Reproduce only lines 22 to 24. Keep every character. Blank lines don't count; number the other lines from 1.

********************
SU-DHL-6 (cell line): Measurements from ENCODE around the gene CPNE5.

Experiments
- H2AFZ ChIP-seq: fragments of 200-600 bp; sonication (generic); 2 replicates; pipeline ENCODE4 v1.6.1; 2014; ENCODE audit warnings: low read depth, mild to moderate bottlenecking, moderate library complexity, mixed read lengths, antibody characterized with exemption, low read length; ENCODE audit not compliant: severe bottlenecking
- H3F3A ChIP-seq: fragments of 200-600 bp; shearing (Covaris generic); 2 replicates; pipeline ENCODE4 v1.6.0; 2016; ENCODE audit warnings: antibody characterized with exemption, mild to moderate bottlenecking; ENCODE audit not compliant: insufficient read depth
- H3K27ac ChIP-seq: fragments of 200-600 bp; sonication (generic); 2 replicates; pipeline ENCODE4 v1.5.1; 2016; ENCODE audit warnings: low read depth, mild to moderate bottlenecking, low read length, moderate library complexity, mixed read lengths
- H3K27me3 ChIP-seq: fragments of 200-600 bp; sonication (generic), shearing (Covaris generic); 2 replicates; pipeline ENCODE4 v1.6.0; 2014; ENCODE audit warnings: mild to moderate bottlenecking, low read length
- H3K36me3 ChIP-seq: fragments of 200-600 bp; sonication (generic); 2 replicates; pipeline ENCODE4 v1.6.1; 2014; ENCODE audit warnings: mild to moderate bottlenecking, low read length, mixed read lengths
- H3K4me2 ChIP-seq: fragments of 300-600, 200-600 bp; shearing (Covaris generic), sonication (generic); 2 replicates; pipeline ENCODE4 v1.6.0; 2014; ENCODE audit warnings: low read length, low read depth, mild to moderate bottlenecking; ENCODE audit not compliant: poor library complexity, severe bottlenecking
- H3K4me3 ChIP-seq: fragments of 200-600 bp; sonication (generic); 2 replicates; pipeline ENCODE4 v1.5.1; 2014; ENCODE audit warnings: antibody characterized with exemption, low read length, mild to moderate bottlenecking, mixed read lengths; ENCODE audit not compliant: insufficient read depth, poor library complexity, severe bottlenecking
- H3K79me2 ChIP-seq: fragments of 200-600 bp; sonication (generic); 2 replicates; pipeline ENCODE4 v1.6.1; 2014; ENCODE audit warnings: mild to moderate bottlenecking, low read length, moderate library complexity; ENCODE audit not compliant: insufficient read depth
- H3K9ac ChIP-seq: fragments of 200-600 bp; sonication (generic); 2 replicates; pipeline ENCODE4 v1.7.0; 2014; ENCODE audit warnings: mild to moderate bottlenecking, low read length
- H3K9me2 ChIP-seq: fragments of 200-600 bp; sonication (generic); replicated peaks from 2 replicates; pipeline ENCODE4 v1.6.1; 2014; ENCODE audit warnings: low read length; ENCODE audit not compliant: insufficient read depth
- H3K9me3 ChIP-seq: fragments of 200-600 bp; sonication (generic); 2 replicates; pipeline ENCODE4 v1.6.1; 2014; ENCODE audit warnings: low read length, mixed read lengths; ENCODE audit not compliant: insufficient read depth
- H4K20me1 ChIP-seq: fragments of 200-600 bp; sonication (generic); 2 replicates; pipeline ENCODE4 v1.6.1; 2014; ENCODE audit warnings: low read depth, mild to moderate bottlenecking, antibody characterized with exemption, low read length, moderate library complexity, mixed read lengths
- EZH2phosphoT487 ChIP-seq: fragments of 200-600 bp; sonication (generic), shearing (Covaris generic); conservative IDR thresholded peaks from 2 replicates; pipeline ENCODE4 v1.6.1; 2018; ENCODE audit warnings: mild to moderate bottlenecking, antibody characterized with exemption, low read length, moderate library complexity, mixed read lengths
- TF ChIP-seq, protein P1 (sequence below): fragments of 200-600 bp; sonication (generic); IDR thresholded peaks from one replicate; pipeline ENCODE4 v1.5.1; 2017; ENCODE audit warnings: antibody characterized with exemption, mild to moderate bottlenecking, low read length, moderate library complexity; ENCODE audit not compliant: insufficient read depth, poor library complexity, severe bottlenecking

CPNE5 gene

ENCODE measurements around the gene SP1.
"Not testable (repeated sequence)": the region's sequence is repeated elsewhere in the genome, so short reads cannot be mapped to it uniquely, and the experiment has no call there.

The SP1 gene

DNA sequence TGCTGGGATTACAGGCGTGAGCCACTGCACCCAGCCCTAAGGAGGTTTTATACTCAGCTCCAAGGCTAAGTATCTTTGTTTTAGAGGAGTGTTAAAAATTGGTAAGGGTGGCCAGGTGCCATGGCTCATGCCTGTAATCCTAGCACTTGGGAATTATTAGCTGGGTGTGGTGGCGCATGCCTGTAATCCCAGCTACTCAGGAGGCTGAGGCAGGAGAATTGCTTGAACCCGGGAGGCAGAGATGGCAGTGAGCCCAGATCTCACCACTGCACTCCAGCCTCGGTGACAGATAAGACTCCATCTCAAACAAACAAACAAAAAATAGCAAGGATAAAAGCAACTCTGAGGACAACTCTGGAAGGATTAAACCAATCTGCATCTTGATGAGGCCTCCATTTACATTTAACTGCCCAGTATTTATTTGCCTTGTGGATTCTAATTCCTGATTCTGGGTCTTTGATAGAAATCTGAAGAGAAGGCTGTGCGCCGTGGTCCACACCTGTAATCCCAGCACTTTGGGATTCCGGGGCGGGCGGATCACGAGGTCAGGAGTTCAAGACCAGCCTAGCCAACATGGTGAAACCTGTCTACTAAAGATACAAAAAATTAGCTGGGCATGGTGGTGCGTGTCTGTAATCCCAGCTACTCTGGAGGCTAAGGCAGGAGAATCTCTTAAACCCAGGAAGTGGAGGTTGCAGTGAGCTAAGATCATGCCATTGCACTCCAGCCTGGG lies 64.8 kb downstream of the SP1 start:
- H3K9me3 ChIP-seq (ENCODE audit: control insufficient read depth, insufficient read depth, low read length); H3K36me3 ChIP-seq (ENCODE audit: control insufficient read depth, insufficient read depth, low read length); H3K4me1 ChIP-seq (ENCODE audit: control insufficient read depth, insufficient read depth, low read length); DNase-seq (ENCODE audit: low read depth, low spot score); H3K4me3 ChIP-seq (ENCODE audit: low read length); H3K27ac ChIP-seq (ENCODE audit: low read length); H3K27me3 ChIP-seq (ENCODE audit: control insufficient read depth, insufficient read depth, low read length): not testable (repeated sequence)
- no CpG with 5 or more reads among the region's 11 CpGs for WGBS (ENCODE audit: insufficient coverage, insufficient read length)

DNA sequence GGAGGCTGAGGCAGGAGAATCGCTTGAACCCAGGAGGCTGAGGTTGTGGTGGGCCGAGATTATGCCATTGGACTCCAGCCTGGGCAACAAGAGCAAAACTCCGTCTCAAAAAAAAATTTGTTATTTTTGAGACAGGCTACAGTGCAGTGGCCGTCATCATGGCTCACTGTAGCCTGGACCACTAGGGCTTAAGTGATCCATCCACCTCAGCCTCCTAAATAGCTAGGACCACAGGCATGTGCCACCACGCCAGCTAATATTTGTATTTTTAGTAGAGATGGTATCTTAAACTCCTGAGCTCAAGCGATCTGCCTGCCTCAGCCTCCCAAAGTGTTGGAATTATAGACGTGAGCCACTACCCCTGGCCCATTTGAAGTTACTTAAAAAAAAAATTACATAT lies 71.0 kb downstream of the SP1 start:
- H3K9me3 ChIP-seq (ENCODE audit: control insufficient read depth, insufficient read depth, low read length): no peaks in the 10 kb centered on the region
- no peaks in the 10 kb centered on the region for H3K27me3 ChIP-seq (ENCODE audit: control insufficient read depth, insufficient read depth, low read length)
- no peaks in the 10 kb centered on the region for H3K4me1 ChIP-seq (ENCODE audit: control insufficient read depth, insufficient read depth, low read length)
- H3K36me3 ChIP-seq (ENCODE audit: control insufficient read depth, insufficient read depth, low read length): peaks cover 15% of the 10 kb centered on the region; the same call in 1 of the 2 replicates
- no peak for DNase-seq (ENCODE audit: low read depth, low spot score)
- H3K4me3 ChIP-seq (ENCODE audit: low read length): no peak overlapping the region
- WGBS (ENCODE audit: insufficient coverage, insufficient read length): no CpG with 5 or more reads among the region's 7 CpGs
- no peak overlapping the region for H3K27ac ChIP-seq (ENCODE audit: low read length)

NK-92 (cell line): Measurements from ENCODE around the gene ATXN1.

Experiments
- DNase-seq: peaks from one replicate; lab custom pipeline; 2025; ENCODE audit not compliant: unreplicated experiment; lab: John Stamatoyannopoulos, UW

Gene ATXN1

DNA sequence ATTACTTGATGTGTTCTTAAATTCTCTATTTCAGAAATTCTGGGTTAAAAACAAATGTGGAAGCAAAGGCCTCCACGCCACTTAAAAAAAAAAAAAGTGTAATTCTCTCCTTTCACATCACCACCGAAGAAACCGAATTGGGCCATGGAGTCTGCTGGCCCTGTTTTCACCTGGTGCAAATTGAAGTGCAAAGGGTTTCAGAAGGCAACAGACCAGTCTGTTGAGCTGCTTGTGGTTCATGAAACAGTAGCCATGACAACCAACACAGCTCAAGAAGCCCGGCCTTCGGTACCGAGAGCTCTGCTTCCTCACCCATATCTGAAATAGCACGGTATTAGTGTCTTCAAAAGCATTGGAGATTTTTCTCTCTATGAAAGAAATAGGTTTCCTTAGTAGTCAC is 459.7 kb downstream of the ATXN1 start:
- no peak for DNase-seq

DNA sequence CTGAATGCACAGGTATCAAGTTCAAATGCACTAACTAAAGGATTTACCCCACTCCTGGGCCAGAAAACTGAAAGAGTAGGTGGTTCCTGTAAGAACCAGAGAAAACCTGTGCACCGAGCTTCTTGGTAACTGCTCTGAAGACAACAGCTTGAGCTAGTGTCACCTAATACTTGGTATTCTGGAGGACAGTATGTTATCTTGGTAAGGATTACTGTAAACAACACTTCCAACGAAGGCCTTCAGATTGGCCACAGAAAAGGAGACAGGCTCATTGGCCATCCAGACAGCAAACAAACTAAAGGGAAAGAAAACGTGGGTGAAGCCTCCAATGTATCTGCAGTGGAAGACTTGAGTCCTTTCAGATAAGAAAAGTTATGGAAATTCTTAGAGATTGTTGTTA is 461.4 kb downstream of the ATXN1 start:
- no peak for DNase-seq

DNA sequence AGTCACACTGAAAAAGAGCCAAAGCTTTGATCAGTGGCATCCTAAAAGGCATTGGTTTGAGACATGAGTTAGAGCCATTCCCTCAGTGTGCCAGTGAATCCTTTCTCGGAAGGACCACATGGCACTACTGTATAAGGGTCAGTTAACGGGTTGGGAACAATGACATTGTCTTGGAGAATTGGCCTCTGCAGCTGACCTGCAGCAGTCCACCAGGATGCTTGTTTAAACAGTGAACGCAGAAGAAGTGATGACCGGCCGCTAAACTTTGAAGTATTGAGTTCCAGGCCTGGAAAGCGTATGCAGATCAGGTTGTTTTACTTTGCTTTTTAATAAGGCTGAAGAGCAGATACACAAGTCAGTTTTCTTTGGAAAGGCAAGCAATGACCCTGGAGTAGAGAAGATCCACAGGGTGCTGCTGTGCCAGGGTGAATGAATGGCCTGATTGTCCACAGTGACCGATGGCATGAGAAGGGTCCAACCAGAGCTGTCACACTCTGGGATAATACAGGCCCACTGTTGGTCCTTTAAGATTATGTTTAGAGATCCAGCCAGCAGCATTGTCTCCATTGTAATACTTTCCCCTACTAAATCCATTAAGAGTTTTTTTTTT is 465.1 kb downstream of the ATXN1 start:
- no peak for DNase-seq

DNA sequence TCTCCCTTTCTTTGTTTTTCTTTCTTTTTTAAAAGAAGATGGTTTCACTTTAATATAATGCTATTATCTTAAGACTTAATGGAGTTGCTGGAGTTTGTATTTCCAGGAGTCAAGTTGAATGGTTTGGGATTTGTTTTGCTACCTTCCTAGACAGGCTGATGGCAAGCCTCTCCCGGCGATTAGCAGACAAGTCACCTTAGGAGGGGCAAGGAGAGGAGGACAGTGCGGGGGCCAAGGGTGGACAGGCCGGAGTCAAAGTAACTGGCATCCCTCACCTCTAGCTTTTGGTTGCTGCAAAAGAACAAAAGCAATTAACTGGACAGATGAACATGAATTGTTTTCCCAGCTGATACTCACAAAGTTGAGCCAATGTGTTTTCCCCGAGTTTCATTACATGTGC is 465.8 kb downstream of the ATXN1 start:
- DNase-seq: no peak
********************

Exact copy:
- H3K9me3 ChIP-seq (ENCODE audit: control insufficient read depth, insufficient read depth, low read length); H3K36me3 ChIP-seq (ENCODE audit: control insufficient read depth, insufficient read depth, low read length); H3K4me1 ChIP-seq (ENCODE audit: control insufficient read depth, insufficient read depth, low read length); DNase-seq (ENCODE audit: low read depth, low spot score); H3K4me3 ChIP-seq (ENCODE audit: low read length); H3K27ac ChIP-seq (ENCODE audit: low read length); H3K27me3 ChIP-seq (ENCODE audit: control insufficient read depth, insufficient read depth, low read length): not testable (repeated sequence)
- no CpG with 5 or more reads among the region's 11 CpGs for WGBS (ENCODE audit: insufficient coverage, insufficient read length)

DNA sequence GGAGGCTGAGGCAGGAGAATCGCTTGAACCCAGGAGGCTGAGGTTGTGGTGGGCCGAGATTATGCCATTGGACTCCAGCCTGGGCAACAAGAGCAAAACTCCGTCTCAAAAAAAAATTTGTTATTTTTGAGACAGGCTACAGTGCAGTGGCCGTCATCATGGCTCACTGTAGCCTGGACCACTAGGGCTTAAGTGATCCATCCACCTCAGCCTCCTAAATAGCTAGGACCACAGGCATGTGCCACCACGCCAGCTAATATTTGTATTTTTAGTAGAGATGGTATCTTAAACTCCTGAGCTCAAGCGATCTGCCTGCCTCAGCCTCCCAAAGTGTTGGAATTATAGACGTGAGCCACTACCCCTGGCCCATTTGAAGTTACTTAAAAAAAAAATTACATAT lies 71.0 kb downstream of the SP1 start: